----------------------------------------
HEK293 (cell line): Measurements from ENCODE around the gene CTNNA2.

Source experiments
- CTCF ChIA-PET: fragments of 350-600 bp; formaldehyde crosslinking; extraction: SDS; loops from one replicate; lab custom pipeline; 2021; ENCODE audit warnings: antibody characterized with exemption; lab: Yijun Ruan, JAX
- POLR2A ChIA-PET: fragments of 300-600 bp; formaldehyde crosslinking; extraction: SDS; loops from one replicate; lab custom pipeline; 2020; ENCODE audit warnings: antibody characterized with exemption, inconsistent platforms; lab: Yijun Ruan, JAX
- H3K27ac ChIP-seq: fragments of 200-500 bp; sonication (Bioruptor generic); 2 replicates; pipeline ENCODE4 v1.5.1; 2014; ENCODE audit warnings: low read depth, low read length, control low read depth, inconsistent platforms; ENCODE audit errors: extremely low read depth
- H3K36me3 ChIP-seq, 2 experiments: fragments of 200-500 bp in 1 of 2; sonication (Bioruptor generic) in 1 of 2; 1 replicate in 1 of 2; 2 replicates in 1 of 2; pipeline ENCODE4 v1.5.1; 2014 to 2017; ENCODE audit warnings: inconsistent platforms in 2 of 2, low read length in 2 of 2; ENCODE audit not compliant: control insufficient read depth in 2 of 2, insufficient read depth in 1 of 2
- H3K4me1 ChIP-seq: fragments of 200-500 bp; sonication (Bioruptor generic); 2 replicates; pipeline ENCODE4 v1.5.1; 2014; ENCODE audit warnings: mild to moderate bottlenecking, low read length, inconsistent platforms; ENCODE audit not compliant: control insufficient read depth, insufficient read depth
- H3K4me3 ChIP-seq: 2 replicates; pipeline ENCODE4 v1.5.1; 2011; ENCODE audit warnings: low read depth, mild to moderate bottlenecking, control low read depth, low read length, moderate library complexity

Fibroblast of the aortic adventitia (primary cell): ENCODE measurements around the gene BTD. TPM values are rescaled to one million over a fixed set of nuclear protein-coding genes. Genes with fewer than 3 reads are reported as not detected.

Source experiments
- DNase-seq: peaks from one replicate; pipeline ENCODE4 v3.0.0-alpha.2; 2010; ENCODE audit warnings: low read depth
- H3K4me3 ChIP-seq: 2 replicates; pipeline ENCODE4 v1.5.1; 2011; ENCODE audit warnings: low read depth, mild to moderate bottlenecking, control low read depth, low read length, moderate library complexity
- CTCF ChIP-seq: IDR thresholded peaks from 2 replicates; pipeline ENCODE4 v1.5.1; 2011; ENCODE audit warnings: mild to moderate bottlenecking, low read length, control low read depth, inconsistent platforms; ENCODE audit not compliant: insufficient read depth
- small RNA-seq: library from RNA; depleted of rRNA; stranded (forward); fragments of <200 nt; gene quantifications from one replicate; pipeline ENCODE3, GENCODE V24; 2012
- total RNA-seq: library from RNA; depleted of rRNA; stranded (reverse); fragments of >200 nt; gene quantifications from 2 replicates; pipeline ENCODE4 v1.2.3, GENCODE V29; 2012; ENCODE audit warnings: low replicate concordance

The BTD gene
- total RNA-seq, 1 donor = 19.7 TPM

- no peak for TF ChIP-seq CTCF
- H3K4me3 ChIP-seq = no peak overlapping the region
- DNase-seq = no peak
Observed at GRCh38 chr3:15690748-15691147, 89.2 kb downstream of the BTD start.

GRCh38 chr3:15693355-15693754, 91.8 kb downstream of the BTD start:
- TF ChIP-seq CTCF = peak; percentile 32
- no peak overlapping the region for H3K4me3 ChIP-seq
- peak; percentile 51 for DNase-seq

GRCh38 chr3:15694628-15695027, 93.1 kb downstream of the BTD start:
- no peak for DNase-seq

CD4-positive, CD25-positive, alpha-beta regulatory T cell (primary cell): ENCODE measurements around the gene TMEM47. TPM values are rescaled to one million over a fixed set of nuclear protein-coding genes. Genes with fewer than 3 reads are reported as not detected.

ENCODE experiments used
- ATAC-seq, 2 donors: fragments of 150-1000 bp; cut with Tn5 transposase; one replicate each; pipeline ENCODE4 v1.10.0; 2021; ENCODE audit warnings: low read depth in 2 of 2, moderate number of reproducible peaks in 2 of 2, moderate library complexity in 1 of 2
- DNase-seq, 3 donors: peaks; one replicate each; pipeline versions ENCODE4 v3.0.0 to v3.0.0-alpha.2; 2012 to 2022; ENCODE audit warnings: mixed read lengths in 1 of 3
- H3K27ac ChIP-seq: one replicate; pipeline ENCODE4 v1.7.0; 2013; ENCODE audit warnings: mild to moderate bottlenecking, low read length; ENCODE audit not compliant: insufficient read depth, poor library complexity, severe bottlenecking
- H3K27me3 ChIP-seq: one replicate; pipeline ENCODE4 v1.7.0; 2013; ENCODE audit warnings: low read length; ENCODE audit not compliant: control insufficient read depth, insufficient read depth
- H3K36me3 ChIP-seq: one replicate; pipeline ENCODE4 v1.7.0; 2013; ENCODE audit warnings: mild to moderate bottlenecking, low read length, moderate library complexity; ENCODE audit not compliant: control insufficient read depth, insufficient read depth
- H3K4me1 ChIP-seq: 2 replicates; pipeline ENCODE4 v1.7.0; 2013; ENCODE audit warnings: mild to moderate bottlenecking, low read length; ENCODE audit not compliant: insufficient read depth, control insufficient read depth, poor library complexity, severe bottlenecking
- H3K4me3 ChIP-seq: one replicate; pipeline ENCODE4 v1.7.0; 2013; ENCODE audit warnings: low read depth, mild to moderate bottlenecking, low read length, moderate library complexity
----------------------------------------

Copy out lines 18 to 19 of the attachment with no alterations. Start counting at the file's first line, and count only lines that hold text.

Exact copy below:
- no peak for TF ChIP-seq CTCF
- H3K4me3 ChIP-seq = no peak overlapping the region